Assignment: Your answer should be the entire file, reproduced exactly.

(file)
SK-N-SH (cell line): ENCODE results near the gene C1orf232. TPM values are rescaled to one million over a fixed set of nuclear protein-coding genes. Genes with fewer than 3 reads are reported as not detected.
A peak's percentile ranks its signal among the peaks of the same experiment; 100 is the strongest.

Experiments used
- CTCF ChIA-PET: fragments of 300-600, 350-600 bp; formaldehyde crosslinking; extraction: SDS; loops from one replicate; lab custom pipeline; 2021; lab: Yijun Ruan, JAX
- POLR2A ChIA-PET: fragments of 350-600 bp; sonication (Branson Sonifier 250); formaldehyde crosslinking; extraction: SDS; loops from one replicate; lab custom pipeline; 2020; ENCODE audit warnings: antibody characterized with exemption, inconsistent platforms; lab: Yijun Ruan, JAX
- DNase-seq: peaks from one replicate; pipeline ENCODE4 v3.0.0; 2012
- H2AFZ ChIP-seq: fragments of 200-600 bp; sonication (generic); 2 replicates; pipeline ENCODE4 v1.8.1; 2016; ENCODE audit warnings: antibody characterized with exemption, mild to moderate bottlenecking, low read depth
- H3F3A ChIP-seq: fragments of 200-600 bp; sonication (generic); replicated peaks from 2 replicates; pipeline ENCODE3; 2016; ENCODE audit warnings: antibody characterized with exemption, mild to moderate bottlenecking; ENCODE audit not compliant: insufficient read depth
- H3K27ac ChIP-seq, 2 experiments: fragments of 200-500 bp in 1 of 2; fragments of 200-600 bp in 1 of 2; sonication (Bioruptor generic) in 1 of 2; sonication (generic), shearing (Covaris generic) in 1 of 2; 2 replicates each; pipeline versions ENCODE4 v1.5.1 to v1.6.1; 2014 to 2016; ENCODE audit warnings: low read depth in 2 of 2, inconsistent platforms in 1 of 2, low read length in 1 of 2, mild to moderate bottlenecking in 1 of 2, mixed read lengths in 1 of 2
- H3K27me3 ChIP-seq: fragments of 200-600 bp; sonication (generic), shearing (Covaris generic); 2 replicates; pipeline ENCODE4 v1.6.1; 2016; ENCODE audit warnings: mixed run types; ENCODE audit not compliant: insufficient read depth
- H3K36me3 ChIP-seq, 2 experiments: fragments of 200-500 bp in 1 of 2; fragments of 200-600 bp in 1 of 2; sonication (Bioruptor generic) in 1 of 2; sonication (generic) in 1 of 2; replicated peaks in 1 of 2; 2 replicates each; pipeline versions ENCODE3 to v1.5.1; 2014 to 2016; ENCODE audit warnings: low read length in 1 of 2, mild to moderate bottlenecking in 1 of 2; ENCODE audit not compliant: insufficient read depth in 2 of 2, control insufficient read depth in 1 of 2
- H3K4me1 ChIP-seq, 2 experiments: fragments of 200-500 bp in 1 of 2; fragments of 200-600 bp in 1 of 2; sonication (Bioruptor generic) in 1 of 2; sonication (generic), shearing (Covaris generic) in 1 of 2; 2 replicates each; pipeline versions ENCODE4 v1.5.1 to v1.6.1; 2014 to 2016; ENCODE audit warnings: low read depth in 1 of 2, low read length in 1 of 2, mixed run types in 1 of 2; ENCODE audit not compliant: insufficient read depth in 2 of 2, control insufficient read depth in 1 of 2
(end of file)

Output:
SK-N-SH (cell line): ENCODE results near the gene C1orf232. TPM values are rescaled to one million over a fixed set of nuclear protein-coding genes. Genes with fewer than 3 reads are reported as not detected.
A peak's percentile ranks its signal among the peaks of the same experiment; 100 is the strongest.

Experiments used
- CTCF ChIA-PET: fragments of 300-600, 350-600 bp; formaldehyde crosslinking; extraction: SDS; loops from one replicate; lab custom pipeline; 2021; lab: Yijun Ruan, JAX
- POLR2A ChIA-PET: fragments of 350-600 bp; sonication (Branson Sonifier 250); formaldehyde crosslinking; extraction: SDS; loops from one replicate; lab custom pipeline; 2020; ENCODE audit warnings: antibody characterized with exemption, inconsistent platforms; lab: Yijun Ruan, JAX
- DNase-seq: peaks from one replicate; pipeline ENCODE4 v3.0.0; 2012
- H2AFZ ChIP-seq: fragments of 200-600 bp; sonication (generic); 2 replicates; pipeline ENCODE4 v1.8.1; 2016; ENCODE audit warnings: antibody characterized with exemption, mild to moderate bottlenecking, low read depth
- H3F3A ChIP-seq: fragments of 200-600 bp; sonication (generic); replicated peaks from 2 replicates; pipeline ENCODE3; 2016; ENCODE audit warnings: antibody characterized with exemption, mild to moderate bottlenecking; ENCODE audit not compliant: insufficient read depth
- H3K27ac ChIP-seq, 2 experiments: fragments of 200-500 bp in 1 of 2; fragments of 200-600 bp in 1 of 2; sonication (Bioruptor generic) in 1 of 2; sonication (generic), shearing (Covaris generic) in 1 of 2; 2 replicates each; pipeline versions ENCODE4 v1.5.1 to v1.6.1; 2014 to 2016; ENCODE audit warnings: low read depth in 2 of 2, inconsistent platforms in 1 of 2, low read length in 1 of 2, mild to moderate bottlenecking in 1 of 2, mixed read lengths in 1 of 2
- H3K27me3 ChIP-seq: fragments of 200-600 bp; sonication (generic), shearing (Covaris generic); 2 replicates; pipeline ENCODE4 v1.6.1; 2016; ENCODE audit warnings: mixed run types; ENCODE audit not compliant: insufficient read depth
- H3K36me3 ChIP-seq, 2 experiments: fragments of 200-500 bp in 1 of 2; fragments of 200-600 bp in 1 of 2; sonication (Bioruptor generic) in 1 of 2; sonication (generic) in 1 of 2; replicated peaks in 1 of 2; 2 replicates each; pipeline versions ENCODE3 to v1.5.1; 2014 to 2016; ENCODE audit warnings: low read length in 1 of 2, mild to moderate bottlenecking in 1 of 2; ENCODE audit not compliant: insufficient read depth in 2 of 2, control insufficient read depth in 1 of 2
- H3K4me1 ChIP-seq, 2 experiments: fragments of 200-500 bp in 1 of 2; fragments of 200-600 bp in 1 of 2; sonication (Bioruptor generic) in 1 of 2; sonication (generic), shearing (Covaris generic) in 1 of 2; 2 replicates each; pipeline versions ENCODE4 v1.5.1 to v1.6.1; 2014 to 2016; ENCODE audit warnings: low read depth in 1 of 2, low read length in 1 of 2, mixed run types in 1 of 2; ENCODE audit not compliant: insufficient read depth in 2 of 2, control insufficient read depth in 1 of 2